So you are good at selecting the right pawn breaks to complement your pieces, and time them well. This suggests that you should play defences where there are many pawn breaks available (even for both sides - since this is a strength of yours compared to your opponents) and more generally many different possible pawn structures. Meaning you should start with fluid pawn centres. One obvious example: Instead of a blocked d6/e5 Sicilian you play a fluid/early non-contact e6/d6 one, where ...e6-e5 may follow later and only if it's good, but White must also look out for ...d5 or, more rarely, ...f5.

The defences I've used most successfully to utilize my skills with fluid pawn centres, are the Pirc/Modern against 1.e4 and the Leningrad Dutch against 1.d4. But you're asking for sound main lines, and I won't bet that either of them are.

A more serious repertoire with fluid pawn centres could involve:

Against 1.e4: ...e6-based Sicilians
(Scheveningen, Najdorf-Scheveningen, Kan, Taimanov, Classical, Grivas)


There are several, and they're thematically similar enough that it's possible to have more than one available. I'm now working on the Kan which is great for creating winning chances against (positionally) weaker players. I intend to add the super-solid Scheveningen at some point; though unsure whether a 2...e6 or Najdorf move order is best to reach it, and whether or not I should allow the Keres attack. Perhaps the least theoretical one (though growing rapidly) is the Grivas Sicilian 2...Nc6 3.d4 cxd4 4.Nxd4 Qb6, as popularized by Grivas in a book and Chessbase articles.

Against 1.d4: The Nimzo-Indian + ??

In the Nimzo Black has several viable choices against each of White's main lines, and the centre doesn't have to get determined early, that's Nimzowitsch's whole point. The big question is which "partner" defence to choose. Both the Bogo-Indian and the Queen's Indian offer positions with fluid pawn centres and a variety of possible pawn structures. The Modern Benoni has a more blocked, semi-open centre, but still both White and black can play with pawns on either the kingside or the queenside, plus of course White can play in the centre. Of these three the Queen's Indian has the best theoretical status.

Alternatively, the King's Indian

...and choose as much as possible lines without an early ...e5. The main problem here stylistically would be the blocked "race" positions in the Classical main line, so there i would recommend looking into either 6/7...Na6 or 6/7...Nbd7. Though I'm not sure if either is theoretically good at the moment.

Edit: Furher points that occured to me when looking at your description of your style:

- Neither the e6 Sicilians nor the Nimzo-Indian normally lead to wild, tactical positions unless Black wants them to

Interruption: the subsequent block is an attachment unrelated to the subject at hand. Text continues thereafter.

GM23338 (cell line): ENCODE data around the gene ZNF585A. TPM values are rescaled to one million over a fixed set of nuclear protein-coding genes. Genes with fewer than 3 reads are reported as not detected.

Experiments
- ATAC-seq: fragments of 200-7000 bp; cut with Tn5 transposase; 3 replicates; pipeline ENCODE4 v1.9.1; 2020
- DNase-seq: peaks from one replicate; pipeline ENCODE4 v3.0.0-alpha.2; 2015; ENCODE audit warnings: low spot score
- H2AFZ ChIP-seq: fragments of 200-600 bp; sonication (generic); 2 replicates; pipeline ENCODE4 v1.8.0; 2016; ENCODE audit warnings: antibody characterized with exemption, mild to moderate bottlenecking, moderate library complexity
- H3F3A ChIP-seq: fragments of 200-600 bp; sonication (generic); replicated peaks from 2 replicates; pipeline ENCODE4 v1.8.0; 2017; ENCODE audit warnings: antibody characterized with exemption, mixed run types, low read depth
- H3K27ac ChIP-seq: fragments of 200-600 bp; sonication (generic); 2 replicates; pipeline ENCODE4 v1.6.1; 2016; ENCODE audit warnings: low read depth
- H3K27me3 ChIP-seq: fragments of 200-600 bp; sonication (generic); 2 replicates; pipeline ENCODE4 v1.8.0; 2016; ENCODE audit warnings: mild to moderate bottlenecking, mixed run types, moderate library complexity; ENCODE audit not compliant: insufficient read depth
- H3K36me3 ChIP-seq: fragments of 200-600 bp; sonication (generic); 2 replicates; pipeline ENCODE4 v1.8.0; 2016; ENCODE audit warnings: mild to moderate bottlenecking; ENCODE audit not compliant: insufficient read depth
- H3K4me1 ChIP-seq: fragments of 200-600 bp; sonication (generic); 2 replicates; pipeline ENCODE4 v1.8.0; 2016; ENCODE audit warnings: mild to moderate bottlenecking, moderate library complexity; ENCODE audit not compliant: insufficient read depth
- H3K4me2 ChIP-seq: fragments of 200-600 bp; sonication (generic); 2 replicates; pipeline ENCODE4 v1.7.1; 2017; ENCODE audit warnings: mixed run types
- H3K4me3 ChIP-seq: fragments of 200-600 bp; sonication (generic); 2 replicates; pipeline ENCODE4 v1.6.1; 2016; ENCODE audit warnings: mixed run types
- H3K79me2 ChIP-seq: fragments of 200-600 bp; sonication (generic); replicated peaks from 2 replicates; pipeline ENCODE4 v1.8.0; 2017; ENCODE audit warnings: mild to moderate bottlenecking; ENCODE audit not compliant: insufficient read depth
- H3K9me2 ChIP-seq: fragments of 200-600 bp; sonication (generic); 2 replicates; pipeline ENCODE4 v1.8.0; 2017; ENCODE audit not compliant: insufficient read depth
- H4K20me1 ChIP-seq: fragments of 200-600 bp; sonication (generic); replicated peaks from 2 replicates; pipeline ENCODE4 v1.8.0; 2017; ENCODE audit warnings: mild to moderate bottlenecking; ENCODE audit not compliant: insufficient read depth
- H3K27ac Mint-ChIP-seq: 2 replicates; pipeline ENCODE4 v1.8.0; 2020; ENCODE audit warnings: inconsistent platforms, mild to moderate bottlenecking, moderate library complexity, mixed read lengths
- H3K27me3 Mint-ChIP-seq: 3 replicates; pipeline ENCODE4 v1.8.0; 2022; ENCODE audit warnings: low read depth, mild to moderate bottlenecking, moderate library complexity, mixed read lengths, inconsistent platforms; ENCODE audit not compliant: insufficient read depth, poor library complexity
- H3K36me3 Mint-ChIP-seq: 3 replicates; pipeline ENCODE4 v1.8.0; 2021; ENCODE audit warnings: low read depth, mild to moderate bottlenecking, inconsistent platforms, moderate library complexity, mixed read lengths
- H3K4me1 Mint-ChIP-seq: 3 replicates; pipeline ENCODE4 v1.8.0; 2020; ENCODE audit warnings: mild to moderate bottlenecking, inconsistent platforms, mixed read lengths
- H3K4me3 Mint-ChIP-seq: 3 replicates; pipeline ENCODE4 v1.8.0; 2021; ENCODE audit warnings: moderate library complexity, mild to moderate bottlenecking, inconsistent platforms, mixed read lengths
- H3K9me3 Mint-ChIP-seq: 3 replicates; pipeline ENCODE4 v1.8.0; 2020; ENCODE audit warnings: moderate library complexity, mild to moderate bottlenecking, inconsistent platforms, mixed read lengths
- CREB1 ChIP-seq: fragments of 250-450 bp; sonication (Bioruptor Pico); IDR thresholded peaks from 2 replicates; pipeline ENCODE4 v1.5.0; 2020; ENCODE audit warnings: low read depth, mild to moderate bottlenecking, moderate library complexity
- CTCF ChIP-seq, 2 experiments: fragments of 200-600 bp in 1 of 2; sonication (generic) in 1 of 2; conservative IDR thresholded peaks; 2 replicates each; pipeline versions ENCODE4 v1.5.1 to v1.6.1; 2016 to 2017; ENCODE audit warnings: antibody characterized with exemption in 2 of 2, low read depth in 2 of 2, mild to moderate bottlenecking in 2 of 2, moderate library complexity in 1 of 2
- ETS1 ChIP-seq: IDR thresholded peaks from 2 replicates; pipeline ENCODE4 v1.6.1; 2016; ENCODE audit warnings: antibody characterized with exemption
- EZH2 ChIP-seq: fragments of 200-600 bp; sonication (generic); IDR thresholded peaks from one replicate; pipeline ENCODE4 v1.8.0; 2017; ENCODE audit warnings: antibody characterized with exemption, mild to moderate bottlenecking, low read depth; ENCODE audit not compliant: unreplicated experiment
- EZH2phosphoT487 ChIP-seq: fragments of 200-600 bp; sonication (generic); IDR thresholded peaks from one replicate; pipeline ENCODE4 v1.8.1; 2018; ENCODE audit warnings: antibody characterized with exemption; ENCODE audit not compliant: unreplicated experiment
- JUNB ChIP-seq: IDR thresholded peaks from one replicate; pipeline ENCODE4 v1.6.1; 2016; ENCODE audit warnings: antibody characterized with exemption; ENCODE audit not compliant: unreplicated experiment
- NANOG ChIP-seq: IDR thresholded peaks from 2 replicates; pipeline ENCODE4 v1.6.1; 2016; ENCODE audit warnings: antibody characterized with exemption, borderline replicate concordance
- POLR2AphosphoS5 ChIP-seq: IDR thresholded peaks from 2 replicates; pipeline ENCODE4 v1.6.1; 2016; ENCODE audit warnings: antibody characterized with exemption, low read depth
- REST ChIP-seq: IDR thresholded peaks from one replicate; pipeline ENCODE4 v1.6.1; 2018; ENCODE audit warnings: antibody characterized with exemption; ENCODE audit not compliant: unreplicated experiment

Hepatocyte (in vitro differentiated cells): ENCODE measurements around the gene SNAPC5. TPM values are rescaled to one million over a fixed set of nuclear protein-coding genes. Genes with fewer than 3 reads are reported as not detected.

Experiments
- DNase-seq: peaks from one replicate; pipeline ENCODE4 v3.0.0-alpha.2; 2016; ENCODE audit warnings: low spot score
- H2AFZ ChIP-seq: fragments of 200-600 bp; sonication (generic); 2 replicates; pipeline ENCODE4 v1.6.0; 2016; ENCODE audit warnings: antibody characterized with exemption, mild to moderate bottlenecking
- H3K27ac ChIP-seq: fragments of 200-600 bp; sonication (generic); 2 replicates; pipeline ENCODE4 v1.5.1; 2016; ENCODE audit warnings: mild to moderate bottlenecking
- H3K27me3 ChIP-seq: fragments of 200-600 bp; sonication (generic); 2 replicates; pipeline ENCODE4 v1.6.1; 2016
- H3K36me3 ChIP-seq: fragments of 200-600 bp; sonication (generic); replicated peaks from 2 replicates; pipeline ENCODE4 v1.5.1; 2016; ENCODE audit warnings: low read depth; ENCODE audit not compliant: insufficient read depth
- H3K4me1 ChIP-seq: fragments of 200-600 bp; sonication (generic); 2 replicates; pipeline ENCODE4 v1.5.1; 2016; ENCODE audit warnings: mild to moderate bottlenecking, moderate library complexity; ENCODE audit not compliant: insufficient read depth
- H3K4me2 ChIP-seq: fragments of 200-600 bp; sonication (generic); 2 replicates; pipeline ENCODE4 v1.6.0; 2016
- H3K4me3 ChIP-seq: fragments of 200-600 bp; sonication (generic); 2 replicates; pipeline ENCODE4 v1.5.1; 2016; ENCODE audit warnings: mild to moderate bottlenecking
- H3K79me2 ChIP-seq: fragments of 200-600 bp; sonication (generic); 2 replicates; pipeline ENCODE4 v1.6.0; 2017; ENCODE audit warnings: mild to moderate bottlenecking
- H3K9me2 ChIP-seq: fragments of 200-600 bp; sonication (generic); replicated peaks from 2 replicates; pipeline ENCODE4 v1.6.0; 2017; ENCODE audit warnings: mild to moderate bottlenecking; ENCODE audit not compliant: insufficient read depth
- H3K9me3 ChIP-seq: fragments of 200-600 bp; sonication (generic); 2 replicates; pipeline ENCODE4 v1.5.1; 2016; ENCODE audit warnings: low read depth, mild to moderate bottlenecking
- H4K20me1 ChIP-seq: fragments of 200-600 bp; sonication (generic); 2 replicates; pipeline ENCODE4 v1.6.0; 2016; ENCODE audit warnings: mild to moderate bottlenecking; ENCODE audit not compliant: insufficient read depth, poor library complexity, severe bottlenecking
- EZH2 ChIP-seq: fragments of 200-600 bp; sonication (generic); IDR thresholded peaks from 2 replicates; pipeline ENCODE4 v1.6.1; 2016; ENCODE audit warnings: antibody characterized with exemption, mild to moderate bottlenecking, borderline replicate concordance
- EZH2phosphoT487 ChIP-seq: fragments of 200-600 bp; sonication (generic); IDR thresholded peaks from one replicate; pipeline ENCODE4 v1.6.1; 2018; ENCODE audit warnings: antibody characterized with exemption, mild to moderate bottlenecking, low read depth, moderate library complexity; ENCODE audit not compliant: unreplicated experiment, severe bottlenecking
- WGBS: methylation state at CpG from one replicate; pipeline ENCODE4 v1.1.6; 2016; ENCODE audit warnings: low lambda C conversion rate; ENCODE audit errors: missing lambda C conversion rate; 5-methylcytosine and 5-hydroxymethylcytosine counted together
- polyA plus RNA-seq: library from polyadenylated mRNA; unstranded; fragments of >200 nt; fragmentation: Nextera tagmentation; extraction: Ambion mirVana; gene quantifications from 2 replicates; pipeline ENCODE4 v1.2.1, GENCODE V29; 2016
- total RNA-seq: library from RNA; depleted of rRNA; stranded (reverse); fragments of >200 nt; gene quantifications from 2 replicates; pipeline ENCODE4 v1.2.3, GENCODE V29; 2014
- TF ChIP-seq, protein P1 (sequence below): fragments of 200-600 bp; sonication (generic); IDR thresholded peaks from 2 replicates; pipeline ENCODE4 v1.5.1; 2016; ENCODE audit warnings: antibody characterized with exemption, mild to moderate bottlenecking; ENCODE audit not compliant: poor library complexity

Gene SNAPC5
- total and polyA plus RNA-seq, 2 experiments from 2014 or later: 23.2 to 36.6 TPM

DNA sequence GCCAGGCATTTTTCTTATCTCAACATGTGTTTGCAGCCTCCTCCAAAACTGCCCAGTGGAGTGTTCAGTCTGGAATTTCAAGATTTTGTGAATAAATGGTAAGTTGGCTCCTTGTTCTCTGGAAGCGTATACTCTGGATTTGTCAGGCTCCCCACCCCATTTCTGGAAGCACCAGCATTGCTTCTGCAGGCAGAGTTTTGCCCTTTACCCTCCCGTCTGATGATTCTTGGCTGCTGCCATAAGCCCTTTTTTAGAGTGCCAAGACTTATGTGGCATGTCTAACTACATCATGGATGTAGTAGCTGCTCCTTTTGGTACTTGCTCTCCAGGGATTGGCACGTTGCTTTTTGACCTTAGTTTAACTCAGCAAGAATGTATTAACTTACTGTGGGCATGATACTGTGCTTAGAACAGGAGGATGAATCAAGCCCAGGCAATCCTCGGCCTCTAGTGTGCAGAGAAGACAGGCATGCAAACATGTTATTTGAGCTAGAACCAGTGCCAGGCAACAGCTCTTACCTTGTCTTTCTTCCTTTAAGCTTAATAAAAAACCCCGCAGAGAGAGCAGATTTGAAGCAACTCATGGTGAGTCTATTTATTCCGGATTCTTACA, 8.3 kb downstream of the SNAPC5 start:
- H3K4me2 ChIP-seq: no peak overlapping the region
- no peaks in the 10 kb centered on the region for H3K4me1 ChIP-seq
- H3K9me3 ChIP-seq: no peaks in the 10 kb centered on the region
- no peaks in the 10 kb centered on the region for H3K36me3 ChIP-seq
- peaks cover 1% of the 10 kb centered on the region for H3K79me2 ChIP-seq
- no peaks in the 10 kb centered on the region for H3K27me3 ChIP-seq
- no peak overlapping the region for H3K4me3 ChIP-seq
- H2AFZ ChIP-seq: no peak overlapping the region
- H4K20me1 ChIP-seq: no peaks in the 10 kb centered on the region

- Both have been played by some of the strongest defenders ever, like (for e6 Sicilians) Botvinnik, Taimanov, Andersson, Adorjan, Anand; (for Nimzo/QID) Nimzowitsch, Karpov, Leko, Adams. Btw. early in his carreer, Karpov played the Kan when he needed to win against weaker opponents.

- The e6 Sicilians can eventually lead to a black space advantage in the centre, after White's initiative peters out.
« Last Edit: 10/22/10 at 11:25:43 by Stigma »  

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Re: Recommend Black repertoire for my style
Reply #11 - 10/22/10 at 03:19:11
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ErictheRed wrote on 10/21/10 at 21:56:03:
It's very hard to define messy positions, but in the Anti-Moscow Black has made weakening pawn advances on both his Q-side and K-side, and his King doesn't have an obvious place to hide.  All for an extra pawn.  I realize this is a viable way to play for a win as Black (and other "positional" players like Dreev do so), but I would prefer White here.  He has a nice, mobile pawn center, his King knows where it's going, and he can work on getting at Black's weakened squares.  I personally wouldn't want to suffer White's initiative with a King in the center and potential weak squares on both flanks for the sake of a pawn.  It's just messy enough for me to screw something up after playing well for 20 moves.


Understood. Given this information it further solidifies the Slav (Chebanenko, or Sokolov), and NID/QID/QGD complexes.

The Dutch Stonewall is actually a real possibility versus 1. d4 given you get space at the cost of a mostly manageable weakness, understanding trumps theory, excellent defenders throughout history have made use of it (Botvinnik, Petrosian, Kramnik), and you can maneuver. Black also retains pawn breaks on the kingside (...g5) and queenside (...c5) depending on what happens.

Based on your description I would rule out the Classical Dutch, and Leningrad, though.

Semi-Slav would get bumped further down the list.

Quote:
The more I think about this, the more I think I prefer semi-closed or semi-blocked positions.  In general I like getting my pieces to ideal squares and then making a decisive central advance/breakthough (obviously this only happens in a fraction of games, but I'm talking stylistic preferences).  I don't mind positions that are quite blocked as long as I still have pawn breaks to create winning chances.  When the game opens up, I want to have the initiative already, not open it with the intention of engaging in an equal struggle for it like Bronstein or Tal.